Wednesday, May 18, 2011

Apple Store 2.0 revealed: Startup Sessions, interactive iPad signage, new sound/display systems, new app?

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A source has just dropped a load of unconfirmed information on us for what is being internally referred to as “Apple Store 2.0.” Apple Store 2.0 is a major makeover for the Apple retail store experience. Apple has been working on this new type of Apple store for a while now and the development’s ceiling does not only reach Apple’s Senior VP of Retail Ron Johnson, but was led by Apple CEO Steve Jobs and Apple design chief Jony Ive.

Like we reported before, Apple is taking their personal setup service very seriously. Even more so in Apple Store 2.0. Personal Setup will have new dedicated areas in stores called “Startup Sessions.” The new bars are said to be even more interactive. Another major change at Apple Stores has to do with their signage. Today, next to each Mac and many products are paper signs. With Apple Store 2.0, those signs will be replaced with interactive iPads.

Next, these new Apple Stores – at least in some locations – will feature beefed up displays, which are described as “huge,” in addition to brand-new sound systems. Besides those in-store changes, Apple is set to release a brand-new Apple Store iOS application – possibly on Sunday – that is even more interactive. For example, a user with the app can walk into the store and the app will know which location the user is at. The app can even ask the user if they’d like to speak to a specialist, for example.

Update: Additional sources have let us know that stores have received some boxes today that are only to be opened by the store’s visual manager. The sources speculate that these boxes are for new store or window displays. Other sources have said that Apple will be doing some more employee training on iPads.

*thanks 9to5Mac*

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- Posted using my iPhone 4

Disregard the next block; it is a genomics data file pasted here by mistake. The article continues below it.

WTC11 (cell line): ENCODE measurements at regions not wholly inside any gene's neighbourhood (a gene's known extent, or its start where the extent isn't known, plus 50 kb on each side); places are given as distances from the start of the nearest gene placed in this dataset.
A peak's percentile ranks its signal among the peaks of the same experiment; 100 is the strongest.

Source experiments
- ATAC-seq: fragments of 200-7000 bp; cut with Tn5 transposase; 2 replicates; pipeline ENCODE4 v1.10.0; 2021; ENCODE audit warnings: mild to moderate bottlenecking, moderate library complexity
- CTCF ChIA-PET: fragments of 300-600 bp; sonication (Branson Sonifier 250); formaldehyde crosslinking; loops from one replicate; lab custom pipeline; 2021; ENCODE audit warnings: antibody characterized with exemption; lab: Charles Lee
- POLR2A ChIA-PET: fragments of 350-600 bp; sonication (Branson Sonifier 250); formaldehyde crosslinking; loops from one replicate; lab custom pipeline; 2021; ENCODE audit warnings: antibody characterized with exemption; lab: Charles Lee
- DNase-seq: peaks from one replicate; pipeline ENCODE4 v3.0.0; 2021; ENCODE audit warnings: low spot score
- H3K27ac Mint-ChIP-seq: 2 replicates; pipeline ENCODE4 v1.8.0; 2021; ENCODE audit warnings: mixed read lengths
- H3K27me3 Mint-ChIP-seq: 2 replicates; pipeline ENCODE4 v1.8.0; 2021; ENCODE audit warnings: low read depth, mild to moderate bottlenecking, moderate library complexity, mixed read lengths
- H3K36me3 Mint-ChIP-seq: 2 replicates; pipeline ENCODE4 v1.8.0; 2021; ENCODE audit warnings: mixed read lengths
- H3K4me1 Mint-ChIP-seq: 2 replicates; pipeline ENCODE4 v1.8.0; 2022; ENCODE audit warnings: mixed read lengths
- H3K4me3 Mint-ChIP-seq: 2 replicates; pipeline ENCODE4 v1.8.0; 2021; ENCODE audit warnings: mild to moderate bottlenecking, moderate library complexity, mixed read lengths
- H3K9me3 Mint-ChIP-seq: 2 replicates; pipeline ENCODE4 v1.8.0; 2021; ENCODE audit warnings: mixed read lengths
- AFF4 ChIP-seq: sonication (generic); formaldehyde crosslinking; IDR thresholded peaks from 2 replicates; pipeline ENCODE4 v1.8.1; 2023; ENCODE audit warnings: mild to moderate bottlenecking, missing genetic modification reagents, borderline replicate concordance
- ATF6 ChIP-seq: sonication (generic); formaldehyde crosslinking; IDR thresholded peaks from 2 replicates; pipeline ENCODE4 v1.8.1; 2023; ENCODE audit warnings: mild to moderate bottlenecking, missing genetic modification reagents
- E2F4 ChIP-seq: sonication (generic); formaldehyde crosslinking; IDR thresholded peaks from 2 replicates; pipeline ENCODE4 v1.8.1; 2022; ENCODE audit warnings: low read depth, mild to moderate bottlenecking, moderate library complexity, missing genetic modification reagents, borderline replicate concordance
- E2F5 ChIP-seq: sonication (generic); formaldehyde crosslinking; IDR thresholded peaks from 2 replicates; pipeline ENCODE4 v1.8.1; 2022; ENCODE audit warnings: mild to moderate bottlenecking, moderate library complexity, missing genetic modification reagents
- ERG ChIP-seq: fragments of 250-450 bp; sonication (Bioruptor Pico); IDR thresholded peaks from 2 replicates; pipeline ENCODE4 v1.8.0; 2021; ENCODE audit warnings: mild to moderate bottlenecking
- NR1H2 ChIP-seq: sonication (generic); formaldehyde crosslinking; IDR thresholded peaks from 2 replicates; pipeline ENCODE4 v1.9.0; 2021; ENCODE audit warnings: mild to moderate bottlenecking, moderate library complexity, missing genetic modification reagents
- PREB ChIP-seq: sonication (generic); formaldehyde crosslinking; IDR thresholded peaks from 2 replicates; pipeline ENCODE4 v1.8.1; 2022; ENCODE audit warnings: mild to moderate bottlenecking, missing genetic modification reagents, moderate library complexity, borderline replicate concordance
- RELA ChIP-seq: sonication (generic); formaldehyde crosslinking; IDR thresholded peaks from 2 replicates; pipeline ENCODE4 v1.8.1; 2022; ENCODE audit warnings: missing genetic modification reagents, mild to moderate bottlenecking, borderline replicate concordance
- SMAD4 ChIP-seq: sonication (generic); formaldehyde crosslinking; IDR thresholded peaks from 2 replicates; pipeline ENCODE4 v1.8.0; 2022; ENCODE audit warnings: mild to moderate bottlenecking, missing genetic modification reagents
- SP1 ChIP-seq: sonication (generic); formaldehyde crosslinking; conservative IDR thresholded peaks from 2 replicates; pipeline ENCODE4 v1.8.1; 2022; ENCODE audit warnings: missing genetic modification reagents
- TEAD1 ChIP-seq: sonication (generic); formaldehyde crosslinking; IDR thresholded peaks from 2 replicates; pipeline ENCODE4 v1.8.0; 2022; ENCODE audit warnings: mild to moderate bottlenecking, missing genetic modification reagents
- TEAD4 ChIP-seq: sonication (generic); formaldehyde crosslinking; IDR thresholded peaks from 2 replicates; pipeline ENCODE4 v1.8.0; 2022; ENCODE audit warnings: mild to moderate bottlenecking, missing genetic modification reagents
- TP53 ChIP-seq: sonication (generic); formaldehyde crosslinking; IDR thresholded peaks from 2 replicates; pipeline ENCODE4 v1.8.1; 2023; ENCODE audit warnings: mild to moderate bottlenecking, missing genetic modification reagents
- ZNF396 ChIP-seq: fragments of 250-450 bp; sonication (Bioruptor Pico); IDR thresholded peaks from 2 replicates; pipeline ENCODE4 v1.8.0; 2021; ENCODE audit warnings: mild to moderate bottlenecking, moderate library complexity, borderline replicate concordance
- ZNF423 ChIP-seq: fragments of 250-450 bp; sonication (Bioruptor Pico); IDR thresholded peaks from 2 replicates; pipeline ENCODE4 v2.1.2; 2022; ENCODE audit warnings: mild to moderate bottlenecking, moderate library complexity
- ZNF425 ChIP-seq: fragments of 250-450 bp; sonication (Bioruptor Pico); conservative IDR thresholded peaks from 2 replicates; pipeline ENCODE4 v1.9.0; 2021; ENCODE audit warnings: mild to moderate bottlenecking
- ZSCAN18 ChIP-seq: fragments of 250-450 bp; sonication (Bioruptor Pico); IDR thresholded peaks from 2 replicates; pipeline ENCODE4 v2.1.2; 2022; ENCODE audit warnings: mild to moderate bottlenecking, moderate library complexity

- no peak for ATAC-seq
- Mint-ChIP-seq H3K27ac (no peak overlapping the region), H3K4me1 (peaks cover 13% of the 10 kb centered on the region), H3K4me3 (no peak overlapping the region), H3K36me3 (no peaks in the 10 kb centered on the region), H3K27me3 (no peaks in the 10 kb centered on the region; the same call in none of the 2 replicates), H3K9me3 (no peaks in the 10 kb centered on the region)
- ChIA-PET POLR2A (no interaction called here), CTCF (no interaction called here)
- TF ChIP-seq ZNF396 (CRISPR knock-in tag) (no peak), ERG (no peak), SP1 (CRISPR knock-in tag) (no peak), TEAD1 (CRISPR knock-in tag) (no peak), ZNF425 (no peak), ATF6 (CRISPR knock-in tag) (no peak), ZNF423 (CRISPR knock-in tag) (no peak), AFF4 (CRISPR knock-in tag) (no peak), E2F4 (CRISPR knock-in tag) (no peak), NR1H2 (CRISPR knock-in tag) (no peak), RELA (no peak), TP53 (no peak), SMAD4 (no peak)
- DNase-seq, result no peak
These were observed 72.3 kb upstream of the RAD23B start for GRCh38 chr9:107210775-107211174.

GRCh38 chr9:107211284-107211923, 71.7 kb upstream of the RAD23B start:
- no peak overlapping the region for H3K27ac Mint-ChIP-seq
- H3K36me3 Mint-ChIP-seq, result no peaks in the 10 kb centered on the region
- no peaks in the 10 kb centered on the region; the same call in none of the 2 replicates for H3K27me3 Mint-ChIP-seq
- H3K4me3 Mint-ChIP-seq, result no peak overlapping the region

OmniVision unveils 1080p camera sensor that could make Apple’s gadgets thinner

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OmniVision Technologies, Apple’s prime supplier of CMOS sensors for iOS gear, has outed a new image sensor today. The OV5690 module has a slimmer profile, a valuable treat for tiny gadgets where space is at premium. The OV5690 isn’t just a five-megapixel camera in a smaller package. According to OmniVision, the module touts improved image quality with full HD 1080p video capture at thirty frames per second. Both features make the OV5690 a prime candidate for next-gen iOS devices…

The new camera module is a natural fit for a fifth-generation iPod touch and iPad 3. Due to space constraints and cost savings reasons, back cameras on iPods and iPads are crapped at 960-by-720 pixel resolution stills. This equals to just 0.7-megapixel photos, a far cry from iPhone 4′s five-megapixel stills. Provided space allows it, Apple could incorporate the OV5690 module inside next-gen iPod and iPad, upgrading those devices to a five-megapixel photo capture and 1080p video recording, which could be huge in and of itself.

iPhone 5 is less likely considering the latest rumors calling for an eight-megapixel camera on the fifth-gen handset. An alternative route: Fit iPhone with OmniVision’s ten-megapixel camera sensor that shoots native 1080p video in 16:9 format and use the OV5690 to power new iPods and iPads, as MacStories suggested. Knowing Apple, however, that would be too great an upgrade for a single generational shift.
*thanks 9to5Mac*

Our new Forum is now open here or on the top tabs marks Forums, please register and post.. For the latest limera1n, rubyra1n, and all tech stories, follow us on Twitter at @iphonepixelpost or @limerain_com www.iPodSets.com
- Posted using my iPhone 4

Parallels Transporter makes its 99-cent Mac App Store debut (a $39 saving)

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What’s your switching strategy? Most folks believe they’ve got it all figured out until they realize that transferring settings and documents from a rusty PC to a Mac is a mind job. Parallels, the company that brought you great PC virtualization software for the Mac, has just released on the Mac App Store Parallels Transporter, their handy tool aimed at switchers. It’s a no-brainer, especially at price that low. More information below the fold.




This tool brings everything from your PC on your Mac in one fell swoop. The procedure involves running free Parallels Transporter Agent on your PC that collects your music, pictures, browser bookmarks, documents and other items and beams them over your wireless network (or saves to an external storage) over to the Parallels Transporter program running on your Mac. Everything is recreated in appropriate locations on your Mac, including Windows programs and their supporting files which are moved into a virtual machine on your Mac. Parallels Transporter costs just 99 cents for a limited time, a huge saving compared to its standard retail price of forty bucks.



*thanks 9to5Mac*

Our new Forum is now open here or on the top tabs marks Forums, please register and post.. For the latest limera1n, rubyra1n, and all tech stories, follow us on Twitter at @iphonepixelpost or @limerain_com www.iPodSets.com
- Posted using my iPhone 4